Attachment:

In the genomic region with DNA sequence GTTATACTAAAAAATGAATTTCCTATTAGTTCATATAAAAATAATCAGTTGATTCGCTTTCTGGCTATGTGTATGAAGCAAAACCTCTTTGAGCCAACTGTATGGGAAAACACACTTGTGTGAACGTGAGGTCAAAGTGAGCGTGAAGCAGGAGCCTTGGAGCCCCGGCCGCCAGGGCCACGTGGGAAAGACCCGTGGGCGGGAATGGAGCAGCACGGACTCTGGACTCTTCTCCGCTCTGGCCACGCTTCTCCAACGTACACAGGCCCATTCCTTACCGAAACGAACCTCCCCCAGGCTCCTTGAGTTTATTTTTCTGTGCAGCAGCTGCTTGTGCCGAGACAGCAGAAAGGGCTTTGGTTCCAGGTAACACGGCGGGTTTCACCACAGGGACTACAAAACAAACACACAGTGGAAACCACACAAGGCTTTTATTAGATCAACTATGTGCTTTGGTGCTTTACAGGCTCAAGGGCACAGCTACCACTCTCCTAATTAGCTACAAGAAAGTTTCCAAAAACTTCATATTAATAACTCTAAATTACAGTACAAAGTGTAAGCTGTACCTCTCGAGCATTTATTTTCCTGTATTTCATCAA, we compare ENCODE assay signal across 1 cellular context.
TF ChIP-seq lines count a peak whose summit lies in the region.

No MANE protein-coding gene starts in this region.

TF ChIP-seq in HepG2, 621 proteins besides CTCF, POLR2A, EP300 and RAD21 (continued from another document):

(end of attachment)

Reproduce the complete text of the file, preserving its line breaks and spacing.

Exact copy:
In the genomic region with DNA sequence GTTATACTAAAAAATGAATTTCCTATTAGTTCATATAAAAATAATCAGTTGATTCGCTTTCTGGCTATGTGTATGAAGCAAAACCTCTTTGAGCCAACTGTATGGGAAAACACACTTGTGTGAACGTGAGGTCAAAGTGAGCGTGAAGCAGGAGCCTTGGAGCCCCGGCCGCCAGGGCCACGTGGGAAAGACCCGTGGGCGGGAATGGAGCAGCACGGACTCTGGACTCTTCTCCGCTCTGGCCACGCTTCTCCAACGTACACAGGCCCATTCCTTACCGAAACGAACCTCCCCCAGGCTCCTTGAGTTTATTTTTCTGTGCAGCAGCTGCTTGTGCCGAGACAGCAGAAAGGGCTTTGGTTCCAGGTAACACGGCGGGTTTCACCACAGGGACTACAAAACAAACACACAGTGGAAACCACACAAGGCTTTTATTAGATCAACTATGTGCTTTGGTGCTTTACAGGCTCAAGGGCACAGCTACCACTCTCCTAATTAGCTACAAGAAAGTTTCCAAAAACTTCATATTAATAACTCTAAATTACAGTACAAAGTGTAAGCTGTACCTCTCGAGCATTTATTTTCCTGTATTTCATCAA, we compare ENCODE assay signal across 1 cellular context.
TF ChIP-seq lines count a peak whose summit lies in the region.

No MANE protein-coding gene starts in this region.

TF ChIP-seq in HepG2, 621 proteins besides CTCF, POLR2A, EP300 and RAD21 (continued from another document):